#ThinkBeforeYouPost campaign warns public about prejudicing trials via social media
The Attorney General would like people to cut out the contempt of court online.
Michael Ellis QC kicks off a #ThinkBeforeYouPost campaign today, aimed at educating Joe Public about the risk of trials collapsing because of social media speculation about guilt or innocence. It also emphasises the punishments that can be handed down, including jail terms.
The AG, who among other things oversees the Crown Prosecution Service, cites the social media furore that greeted the arrest of a police officer in connection with the death of Sarah Everard earlier this year. Ellis reckons that it risked interfering with the case, which is ongoing.
The basic rationale for contempt of court rules is that people can’t get a fair trial if potential jurors have already made up their minds in advance. The campaign helpfully provides examples of tweets that could amount to contempt, such as “she’s definitely guilty, she’s done it before and did two years in jail. Hope she gets a massive jail sentence #throwawaythekey”.
Contempt also covers things like publishing embargoed court judgments or naming people granted anonymity.
In 2015, the trial of two teenage girls charged with murdering Angela Wrightson in her Hartlepool home was halted because of what the judge called “an avalanche of prejudicial comment”. Scrapping the proceedings and starting again cost tens of thousands of pounds. The pair were eventually convicted following a new trial, with the media banned from posting their reports on social media or allowing comments under articles.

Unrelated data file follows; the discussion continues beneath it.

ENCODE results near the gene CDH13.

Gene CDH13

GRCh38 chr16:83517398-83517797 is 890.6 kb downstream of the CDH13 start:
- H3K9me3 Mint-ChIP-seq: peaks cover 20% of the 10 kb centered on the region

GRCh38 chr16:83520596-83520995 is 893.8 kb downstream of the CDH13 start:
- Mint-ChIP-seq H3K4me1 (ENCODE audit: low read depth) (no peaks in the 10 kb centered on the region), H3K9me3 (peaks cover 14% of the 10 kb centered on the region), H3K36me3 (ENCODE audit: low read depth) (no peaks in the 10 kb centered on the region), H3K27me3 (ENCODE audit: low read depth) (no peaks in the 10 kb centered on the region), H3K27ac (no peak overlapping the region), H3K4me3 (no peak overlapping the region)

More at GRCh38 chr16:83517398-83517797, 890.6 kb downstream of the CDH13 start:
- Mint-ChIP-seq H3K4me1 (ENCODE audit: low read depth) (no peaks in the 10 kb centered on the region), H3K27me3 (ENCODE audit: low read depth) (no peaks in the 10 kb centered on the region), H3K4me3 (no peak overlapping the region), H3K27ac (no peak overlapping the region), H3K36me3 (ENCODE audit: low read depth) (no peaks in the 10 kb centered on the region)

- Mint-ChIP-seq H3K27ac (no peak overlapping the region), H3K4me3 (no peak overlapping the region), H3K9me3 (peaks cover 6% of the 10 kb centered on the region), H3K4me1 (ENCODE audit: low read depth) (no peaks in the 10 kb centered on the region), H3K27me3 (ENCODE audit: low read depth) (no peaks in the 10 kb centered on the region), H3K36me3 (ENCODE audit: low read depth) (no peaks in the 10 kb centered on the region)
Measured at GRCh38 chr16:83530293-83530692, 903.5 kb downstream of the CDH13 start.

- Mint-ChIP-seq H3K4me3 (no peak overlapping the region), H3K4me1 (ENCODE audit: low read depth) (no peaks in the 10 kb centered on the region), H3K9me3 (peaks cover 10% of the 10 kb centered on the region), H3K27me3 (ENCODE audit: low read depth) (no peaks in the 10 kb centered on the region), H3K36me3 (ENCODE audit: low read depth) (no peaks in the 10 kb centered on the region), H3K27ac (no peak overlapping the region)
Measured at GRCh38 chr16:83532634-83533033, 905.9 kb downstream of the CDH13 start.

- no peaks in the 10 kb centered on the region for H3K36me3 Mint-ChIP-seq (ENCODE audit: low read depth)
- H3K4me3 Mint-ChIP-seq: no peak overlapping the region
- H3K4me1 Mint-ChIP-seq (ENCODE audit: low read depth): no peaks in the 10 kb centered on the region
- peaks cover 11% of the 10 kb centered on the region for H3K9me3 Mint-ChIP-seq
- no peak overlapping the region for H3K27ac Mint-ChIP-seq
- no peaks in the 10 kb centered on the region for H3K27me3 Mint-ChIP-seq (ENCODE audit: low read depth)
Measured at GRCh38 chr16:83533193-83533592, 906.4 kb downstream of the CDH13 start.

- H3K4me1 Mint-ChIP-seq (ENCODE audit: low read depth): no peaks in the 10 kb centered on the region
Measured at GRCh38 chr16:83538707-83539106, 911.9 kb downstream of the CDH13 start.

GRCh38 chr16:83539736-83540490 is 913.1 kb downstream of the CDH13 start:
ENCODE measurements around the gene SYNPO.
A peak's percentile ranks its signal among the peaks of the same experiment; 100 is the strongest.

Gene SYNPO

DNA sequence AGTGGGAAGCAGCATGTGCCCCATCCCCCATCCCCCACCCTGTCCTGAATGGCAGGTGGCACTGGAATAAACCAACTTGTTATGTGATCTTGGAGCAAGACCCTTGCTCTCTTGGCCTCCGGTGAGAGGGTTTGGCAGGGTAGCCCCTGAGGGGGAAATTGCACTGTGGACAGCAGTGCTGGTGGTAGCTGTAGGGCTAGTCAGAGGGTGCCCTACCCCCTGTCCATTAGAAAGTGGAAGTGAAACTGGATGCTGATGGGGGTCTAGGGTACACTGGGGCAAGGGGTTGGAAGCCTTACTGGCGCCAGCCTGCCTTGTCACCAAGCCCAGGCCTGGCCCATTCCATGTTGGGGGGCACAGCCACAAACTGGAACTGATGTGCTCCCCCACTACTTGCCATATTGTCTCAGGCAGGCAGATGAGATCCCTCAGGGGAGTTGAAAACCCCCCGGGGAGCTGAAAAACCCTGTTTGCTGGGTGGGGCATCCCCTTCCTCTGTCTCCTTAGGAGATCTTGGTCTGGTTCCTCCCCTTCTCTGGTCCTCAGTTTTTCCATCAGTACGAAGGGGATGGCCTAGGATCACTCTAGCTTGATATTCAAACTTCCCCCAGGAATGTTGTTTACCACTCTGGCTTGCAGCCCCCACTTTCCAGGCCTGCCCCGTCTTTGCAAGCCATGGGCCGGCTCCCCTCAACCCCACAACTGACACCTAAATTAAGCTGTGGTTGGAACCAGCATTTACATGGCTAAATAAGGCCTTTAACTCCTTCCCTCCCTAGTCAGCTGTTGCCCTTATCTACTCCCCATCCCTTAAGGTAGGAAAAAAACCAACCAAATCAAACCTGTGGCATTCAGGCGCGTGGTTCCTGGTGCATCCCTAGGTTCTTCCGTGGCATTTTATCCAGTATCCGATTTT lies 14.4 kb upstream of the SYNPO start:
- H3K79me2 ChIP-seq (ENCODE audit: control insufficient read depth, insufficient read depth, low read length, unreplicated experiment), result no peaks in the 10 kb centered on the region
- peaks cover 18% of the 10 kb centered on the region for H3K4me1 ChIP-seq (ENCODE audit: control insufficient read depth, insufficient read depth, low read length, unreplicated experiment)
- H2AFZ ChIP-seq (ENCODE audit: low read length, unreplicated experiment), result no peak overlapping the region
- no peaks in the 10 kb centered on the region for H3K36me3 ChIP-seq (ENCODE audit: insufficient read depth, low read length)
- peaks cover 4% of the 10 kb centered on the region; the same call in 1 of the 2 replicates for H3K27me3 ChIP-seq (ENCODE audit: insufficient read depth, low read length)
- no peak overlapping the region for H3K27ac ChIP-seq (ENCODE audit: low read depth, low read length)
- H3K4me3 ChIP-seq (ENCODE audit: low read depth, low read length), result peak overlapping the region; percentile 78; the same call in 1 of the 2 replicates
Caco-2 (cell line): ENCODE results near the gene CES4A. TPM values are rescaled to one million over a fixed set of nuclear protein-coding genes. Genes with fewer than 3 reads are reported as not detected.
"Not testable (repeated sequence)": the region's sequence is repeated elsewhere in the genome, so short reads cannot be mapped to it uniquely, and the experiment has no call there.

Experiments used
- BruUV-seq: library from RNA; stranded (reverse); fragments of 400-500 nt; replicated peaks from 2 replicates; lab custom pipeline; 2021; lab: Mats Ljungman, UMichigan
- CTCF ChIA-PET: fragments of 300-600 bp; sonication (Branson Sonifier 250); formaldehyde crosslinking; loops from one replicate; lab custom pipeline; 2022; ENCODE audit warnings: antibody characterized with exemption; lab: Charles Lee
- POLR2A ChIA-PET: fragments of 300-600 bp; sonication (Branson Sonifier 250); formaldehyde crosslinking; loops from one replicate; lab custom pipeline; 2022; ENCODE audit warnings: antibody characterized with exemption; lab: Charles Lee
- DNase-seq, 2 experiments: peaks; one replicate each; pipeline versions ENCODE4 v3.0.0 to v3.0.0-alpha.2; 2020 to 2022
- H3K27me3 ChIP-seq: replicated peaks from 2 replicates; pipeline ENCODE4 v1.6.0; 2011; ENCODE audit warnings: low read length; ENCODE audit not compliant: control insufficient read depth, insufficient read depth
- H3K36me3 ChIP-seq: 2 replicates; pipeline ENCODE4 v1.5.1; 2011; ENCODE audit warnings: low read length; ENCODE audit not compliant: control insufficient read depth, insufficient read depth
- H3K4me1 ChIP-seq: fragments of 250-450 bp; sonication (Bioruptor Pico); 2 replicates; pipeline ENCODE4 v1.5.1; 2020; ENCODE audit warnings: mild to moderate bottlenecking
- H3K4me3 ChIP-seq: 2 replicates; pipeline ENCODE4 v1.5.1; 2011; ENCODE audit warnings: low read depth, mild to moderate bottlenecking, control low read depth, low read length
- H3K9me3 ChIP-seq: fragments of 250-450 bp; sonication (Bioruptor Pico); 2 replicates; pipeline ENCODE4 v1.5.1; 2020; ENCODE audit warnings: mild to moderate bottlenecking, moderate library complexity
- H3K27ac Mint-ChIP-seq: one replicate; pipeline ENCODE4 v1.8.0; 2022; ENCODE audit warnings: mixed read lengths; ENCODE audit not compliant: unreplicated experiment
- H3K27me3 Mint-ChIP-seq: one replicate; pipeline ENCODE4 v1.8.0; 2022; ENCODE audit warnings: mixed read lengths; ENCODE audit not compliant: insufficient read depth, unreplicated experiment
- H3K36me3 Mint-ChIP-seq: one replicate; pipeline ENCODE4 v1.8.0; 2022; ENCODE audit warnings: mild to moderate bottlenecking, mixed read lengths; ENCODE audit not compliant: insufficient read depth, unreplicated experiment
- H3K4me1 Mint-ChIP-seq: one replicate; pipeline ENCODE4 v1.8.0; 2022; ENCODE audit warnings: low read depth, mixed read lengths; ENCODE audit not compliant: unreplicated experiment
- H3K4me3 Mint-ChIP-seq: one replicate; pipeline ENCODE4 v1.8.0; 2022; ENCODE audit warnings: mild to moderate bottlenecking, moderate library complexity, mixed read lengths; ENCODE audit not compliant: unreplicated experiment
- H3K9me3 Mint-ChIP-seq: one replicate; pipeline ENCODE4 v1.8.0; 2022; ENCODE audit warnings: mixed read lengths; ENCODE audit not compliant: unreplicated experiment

Ellis, who’s standing in for regular AG Suella Braverman during her maternity leave, said “a post on social media could mean a trial is delayed or at worst stopped because a fair trial isn’t possible”.
He added: “It is not only journalists or lawyers who can be found in contempt of court, ordinary members of the public can also do so and find themselves facing their own legal consequences”.
The campaign marks a shift in emphasis from the legal authorities. In 2019, the Attorney General and Justice Secretary published a joint report finding that “social media doesn’t currently pose a serious threat” and created only a “relatively minor” risk for the integrity of trials.
Robert Buckland, then Solicitor General, revealed that the law officers have special contempt hotlines into Google, Facebook and Twitter so that they can get dodgy content pulled quickly.